The number of Chinese investors looking to buy Australian property could be on the downturn, research from banking giant Credit Suisse has suggested.
According to reports in Fairfax
media outlets this week, a research note from Credit Suisse analysts Damien Boey and Hasan Tevfik suggests demand for offshore property among Chines buyers could decrease by nearly a third as economic conditions in the Asian superpower worsen.
"Chinese demand for global property could fall by 30 per cent,” Boey and Tevfik reportedly wrote.
"The underlying issue is weakness in the Chinese economy.
"Capital flight is tightening credit conditions, which in turn is dampening income growth, wealth and the purchasing power of Chinese residents."
The issue of Chinese investors buying Australian property became a contentious one earlier this year, helped by a number of high-profile Foreign Investment Review Board breaches, but Boey and Tevfik believe there is a change of momentum already occurring.
"All things considered, the likelihood is that Chinese flows into the Australian property market have flattened out in 2015,” they wrote.
Rich Harvey, managing director of buyer’s agency Property Buyer, said a drop off in foreign investors buying real estate could have positives and negatives for the market.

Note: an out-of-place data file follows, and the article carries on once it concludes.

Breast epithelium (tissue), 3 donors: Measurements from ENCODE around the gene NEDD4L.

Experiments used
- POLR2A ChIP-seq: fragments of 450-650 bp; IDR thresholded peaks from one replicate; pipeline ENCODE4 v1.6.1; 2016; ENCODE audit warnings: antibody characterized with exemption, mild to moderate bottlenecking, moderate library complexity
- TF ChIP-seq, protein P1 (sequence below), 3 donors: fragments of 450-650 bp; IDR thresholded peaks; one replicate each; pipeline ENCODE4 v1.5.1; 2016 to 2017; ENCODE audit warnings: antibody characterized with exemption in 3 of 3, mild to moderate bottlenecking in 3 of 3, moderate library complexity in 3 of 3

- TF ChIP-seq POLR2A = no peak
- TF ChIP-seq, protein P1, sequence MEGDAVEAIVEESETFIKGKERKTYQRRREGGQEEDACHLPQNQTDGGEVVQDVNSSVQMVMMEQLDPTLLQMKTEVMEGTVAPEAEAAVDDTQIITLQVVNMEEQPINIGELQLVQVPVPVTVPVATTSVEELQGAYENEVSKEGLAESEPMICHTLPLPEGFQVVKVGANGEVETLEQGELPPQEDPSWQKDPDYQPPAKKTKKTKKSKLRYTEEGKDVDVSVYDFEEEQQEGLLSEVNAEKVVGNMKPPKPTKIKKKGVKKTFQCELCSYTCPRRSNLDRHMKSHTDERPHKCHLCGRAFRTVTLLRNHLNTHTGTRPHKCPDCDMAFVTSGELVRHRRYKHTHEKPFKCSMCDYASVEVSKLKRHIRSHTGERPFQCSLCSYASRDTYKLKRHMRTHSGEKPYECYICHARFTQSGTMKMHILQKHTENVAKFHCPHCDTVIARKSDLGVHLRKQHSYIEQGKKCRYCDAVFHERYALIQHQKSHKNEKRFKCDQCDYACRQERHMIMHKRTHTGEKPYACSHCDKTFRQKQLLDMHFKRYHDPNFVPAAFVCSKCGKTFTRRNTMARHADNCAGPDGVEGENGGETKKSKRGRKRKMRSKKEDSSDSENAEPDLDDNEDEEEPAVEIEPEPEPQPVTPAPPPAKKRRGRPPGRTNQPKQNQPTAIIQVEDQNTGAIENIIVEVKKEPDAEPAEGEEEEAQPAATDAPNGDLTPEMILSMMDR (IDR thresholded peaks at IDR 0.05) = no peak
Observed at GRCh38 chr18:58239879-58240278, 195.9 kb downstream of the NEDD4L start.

“Foreign buyers play an important role in the market, so we want to encourage them to participate, but it is important that it’s an appropriate level of participation,” Harvey said.
“It’s probably a good thing we’re seeing some moderation. Foreign investors often target one type of property in one area which can lead to oversupply and other issues,” he said.
Because of FIRB regulations which stipulate foreign buyers need to purchase new properties, off the plan purchases are popular with foreign buyers and Harvey believes that could pose some issues in the near future.
“I think we might see some difficulty soon for foreign buyers who have purchased off the plan and when it comes time to settle their LVR has gone from 80% to 70% and they have to come up with the extra 10% for the purchase.”